By – Uday Mitra
In Part I, I discussed certain concepts that apply to the rules of the relationship between superannuation and taxation. Now, I will discuss certain concepts before taxation rules relevant to superannuation.
Compulsory Contributions v Salary-sacrifice Contributions
Compulsory contributions are contributions that employers make under the Superannuation Guarantee laws for their employees. The rate of contributions currently is 9.5% of the total salary or wages paid to an employee. This 9.5% rate is scheduled to continue until the 2020/21 financial year and is due to increase to 12% from the 2025/26 financial year. No Superannuation Guarantee contributions are required for self-employed persons.
Salary-sacrifice contributions arise where an employer makes contributions for an employee in excess of the compulsory contributions required for that employee, at their request. In such a case, a particular employee’s gross salary before income tax is reduced by the additional contributions made for the employee. Hence, these extra contributions are known as ‘salary-sacrifice contributions.’
As per superannuation and taxation regulations, these salary-sacrifice contributions are the same as compulsory Superannuation Guarantee contributions. Salary-sacrifice contributions are a very powerful tool in reducing an employee’s total tax liability on gross salary income before tax.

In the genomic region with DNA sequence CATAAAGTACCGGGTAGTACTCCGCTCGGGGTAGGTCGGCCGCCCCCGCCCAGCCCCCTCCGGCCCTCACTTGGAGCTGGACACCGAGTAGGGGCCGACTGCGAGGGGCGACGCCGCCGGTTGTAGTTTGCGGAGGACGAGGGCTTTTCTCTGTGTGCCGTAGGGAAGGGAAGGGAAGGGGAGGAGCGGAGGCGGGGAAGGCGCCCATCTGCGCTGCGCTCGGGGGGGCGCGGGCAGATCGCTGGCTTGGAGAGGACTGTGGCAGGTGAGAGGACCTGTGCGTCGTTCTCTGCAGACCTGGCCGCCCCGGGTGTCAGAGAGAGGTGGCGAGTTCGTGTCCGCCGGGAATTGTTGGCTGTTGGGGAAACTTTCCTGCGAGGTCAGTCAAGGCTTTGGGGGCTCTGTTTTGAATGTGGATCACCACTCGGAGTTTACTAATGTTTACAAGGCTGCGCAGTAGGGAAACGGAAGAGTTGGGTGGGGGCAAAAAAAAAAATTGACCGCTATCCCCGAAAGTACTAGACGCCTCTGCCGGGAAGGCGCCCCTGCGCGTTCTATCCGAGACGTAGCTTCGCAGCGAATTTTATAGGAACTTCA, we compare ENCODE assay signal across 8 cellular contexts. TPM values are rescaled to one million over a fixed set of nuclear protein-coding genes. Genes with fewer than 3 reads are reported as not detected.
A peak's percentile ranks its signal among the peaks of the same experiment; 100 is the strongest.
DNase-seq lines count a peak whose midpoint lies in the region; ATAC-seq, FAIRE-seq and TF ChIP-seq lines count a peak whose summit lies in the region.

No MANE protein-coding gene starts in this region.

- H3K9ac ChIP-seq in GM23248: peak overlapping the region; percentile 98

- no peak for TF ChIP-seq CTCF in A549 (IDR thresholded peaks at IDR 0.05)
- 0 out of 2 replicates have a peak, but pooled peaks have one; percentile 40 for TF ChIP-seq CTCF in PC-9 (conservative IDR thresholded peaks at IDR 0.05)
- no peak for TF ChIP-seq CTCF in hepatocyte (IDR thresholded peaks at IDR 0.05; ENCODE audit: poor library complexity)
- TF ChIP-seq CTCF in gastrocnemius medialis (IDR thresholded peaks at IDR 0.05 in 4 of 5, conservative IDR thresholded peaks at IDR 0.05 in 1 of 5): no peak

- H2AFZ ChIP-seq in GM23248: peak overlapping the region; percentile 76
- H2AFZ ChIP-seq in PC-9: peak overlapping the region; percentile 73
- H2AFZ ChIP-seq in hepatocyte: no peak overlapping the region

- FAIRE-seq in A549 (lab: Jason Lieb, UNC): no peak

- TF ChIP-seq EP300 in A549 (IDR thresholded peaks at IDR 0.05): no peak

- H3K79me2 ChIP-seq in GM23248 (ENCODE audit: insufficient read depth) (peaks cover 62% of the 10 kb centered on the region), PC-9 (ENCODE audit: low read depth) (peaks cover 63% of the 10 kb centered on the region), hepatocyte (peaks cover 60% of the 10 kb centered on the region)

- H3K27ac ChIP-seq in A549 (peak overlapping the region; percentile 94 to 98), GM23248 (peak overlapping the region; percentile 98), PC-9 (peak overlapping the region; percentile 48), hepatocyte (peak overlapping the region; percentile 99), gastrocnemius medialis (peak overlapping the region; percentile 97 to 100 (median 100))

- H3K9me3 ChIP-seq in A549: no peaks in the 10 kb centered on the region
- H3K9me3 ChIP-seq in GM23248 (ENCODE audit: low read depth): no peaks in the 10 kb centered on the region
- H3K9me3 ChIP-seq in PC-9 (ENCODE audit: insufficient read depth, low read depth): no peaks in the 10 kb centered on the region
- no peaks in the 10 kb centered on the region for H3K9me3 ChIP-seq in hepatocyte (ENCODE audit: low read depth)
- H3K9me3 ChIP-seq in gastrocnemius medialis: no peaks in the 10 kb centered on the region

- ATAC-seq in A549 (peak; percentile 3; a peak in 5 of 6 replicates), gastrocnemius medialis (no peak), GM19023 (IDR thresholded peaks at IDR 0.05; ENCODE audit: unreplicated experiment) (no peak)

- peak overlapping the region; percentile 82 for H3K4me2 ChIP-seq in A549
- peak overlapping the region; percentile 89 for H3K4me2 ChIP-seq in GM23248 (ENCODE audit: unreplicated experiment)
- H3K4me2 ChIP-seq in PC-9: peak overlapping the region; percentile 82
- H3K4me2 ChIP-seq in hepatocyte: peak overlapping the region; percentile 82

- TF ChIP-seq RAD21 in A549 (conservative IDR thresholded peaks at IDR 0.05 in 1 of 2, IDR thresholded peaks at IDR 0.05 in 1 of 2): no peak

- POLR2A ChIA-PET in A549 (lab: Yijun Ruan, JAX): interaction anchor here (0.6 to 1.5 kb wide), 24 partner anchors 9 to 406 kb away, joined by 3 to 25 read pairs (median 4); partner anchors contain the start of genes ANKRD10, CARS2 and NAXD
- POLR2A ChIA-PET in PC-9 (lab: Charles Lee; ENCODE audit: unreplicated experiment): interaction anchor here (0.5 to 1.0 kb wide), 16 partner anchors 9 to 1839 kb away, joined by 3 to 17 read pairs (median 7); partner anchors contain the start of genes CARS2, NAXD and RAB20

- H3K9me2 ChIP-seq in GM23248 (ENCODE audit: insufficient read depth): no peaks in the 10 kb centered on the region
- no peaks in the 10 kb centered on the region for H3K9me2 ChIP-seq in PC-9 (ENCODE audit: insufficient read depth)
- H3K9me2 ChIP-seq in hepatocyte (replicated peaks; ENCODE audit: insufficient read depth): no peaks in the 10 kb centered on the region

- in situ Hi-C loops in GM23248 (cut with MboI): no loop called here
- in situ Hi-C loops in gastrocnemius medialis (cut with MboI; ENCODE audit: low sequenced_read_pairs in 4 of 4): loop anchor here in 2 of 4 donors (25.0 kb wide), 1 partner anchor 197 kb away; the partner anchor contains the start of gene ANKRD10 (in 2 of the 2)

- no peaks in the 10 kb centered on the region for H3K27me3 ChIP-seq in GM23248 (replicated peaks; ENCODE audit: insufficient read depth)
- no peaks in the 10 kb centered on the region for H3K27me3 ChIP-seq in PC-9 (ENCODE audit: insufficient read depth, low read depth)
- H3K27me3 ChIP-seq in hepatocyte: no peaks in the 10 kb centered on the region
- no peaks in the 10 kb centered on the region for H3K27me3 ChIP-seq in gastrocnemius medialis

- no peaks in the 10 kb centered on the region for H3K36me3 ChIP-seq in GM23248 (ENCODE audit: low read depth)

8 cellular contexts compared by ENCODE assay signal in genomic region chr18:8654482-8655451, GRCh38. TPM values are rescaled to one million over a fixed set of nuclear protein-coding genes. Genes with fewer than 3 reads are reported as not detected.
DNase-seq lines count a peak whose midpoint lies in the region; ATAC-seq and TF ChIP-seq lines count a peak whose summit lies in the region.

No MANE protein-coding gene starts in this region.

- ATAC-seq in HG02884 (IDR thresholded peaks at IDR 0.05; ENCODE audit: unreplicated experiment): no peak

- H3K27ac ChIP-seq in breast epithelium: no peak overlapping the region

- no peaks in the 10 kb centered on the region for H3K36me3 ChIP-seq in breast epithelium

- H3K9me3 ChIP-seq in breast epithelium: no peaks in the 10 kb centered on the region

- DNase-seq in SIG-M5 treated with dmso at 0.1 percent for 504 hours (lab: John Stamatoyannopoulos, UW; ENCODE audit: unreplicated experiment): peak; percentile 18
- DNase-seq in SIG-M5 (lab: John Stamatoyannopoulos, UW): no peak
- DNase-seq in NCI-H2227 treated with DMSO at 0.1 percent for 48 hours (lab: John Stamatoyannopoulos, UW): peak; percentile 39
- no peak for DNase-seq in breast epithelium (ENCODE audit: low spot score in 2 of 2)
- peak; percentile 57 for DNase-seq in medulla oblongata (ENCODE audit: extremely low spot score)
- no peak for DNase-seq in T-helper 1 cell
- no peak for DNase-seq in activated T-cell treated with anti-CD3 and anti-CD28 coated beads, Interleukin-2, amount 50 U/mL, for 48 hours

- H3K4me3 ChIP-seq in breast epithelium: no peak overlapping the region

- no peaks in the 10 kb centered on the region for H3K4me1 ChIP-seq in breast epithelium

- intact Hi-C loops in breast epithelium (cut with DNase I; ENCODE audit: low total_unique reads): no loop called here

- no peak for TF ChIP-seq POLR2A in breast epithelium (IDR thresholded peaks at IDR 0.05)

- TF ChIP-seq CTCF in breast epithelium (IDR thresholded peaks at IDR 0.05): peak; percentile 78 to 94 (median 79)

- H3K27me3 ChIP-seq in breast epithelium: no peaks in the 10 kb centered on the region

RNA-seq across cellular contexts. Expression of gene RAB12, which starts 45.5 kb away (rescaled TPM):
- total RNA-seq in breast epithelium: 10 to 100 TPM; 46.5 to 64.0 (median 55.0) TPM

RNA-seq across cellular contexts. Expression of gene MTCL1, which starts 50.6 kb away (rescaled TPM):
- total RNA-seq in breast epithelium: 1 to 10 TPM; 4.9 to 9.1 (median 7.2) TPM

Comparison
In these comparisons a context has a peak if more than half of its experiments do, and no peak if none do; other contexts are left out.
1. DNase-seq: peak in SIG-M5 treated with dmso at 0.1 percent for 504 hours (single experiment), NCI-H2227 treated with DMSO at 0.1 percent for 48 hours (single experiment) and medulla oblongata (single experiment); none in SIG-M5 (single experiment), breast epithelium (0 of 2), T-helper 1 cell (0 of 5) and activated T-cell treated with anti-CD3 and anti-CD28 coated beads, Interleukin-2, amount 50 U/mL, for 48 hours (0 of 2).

Employer Contributions v Member Contributions
Employer contributions are contributions made by an employer for an employee. These include Superannuation Guarantee contributions, salary-sacrifice contributions and other contributions made under an employer’s own scheme. Examples of the last category of employer additional contributions are frequently found in cases of public (i.e. government) sector and large corporate employer superannuation arrangements.
Member contributions are made by members for their own benefit. An example is contributions made by self-employed persons who do not receive from the employer. Other examples include contributions by employees who contribute under a “contributory” scheme operated by their employers.
In many cases, self-employed persons operate through incorporated companies where they are the sole shareholders. Here, the companies contribute for their shareholder/employees. These contributions are employer contributions, even though in effect, the members arrange their companies to make contributions out of their self-employment income. Many medical practitioners adopt this practice.
Concessional v Non-concessional Contributions
The concept of concessional and non-concessional contributions is the taxation treatment of contributions. Concessional contributions are contributions for which the contributor obtains a deduction in calculating their taxable income. For example, employers receive tax deductions for their Superannuation Guarantee and any other types of contributions. Hence, all employer contributions are ‘concessional contributions’. Similarly, most self-employed person contributions are concessional contributions.
Own Contribution v Spouse Contribution
Own contributions refer to contributions made by a member for their own benefit. Generally, employer and self-employed persons’ contributions fall into this category. Spouse contributions are contributions are made by a member for the benefit of their spouse. A husband may make contributions for the benefit of their wife, and vice versa. Contributions can be made for a child under 18 years of age too.